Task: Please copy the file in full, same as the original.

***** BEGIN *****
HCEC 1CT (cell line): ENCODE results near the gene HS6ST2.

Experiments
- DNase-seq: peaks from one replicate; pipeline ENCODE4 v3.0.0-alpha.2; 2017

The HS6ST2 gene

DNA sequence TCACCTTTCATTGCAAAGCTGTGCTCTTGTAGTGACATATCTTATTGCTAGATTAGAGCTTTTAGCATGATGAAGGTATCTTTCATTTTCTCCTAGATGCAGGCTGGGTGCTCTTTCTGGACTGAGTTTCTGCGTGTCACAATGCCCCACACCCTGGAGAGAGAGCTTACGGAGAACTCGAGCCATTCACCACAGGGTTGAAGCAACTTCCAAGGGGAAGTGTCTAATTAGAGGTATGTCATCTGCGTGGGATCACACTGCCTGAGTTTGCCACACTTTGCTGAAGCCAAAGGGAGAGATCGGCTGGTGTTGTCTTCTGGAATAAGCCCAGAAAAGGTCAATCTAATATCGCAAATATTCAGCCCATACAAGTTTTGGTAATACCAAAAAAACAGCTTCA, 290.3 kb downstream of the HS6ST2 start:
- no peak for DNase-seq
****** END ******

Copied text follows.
HCEC 1CT (cell line): ENCODE results near the gene HS6ST2.

Experiments
- DNase-seq: peaks from one replicate; pipeline ENCODE4 v3.0.0-alpha.2; 2017

The HS6ST2 gene

DNA sequence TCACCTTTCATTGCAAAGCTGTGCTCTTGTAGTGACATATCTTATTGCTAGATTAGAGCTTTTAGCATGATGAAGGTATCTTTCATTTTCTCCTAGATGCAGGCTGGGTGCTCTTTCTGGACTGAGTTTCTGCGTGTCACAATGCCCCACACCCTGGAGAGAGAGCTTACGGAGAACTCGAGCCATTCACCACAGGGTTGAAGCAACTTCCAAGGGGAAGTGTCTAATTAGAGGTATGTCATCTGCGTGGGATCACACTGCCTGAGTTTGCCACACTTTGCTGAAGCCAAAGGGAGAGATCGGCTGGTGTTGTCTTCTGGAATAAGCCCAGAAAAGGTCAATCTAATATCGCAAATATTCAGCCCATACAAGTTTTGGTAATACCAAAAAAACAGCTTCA, 290.3 kb downstream of the HS6ST2 start:
- no peak for DNase-seq